Anticipating a romanticised version of a time when Jerusalem has a queen…one of whom I have never heard…Jerusalem’s Queen by Angela Hunt was a surprise! It is a phenomenally accurate historical journey through a very difficult time in lives of the Jews. Written from a first-person perspective, the story begins by switching between a young Jewish girl Salome Alexandra and an Egyptian slave girl, Kissa and follows their journey and friendship into old age.

It’s a horrible time to be living in and, if you are a sensitive reader like me, the slaughter of humans and animals alike is traumatic!

Focused on the generations of Jews when the Bible is silent, the history was unfamiliar to me as were the characters and I enjoyed learning about them in the novel and then, digging deeper into the facts behind it. Salome Alexandra is an amazing queen of Judah and lives and rules just a few years before Jesus arrives in the world!

If you love historical, biographical fiction, this one’s for you! It is the third in a series but I didn’t feel like I was missing anything by starting on this one. Whilst I won’t be reading more in this line (I can’t read with my eyes closed), I have to give it a four out of five on the en-JOY-ment scale as the writing is fantastic and the story moving and enlightening!

From the back cover:

Born in the small village of Modein, a town made famous by the warrior Maccabees, Salome Alexandra knows better than to harbor grand dreams for her future. She pales in comparison to her beautiful older sister, and though she learns to read at an early age, girls are not valued for their intellectual ability. But when her father and sister are killed, John Hyrcanus, a distant relative, invites Salome and her mother to live with his family in Jerusalem, where her thirst for knowledge is noticed and indulged.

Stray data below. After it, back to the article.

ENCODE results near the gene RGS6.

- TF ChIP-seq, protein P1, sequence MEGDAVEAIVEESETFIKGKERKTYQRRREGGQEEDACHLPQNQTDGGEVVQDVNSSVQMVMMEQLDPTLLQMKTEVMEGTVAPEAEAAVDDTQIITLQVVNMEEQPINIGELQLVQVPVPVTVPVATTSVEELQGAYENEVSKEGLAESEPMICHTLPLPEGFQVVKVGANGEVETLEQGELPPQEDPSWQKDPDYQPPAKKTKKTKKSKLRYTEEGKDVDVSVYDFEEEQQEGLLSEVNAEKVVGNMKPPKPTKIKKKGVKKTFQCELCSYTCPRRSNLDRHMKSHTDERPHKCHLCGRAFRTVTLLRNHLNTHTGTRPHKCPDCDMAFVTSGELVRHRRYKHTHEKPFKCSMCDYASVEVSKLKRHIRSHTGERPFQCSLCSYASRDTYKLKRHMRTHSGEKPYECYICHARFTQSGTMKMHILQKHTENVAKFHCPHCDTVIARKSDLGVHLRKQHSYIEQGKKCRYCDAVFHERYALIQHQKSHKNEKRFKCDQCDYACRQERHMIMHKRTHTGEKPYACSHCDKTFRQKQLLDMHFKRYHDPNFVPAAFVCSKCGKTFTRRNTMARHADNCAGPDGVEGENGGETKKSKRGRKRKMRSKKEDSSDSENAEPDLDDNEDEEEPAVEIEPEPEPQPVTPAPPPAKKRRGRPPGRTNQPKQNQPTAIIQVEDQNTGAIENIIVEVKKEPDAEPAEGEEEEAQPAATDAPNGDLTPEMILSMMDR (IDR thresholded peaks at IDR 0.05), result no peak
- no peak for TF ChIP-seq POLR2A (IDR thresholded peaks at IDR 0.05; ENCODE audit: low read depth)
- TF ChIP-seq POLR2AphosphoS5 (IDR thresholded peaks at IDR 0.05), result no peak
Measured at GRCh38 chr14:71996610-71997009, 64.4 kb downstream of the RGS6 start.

When her guardian betroths her to a pagan prince, she questions HaShem’s plan. When Hyrcanus finally marries her to a boy half her age, she questions her guardian’s sanity. But though Salome spends much of her life as a pawn ordered about by powerful men, she learns that a woman committed to HaShem can change the world.

I received a complimentary copy of the book from Bethany House Publishers through NetGalley. Opinions expressed in this review are completely my own.

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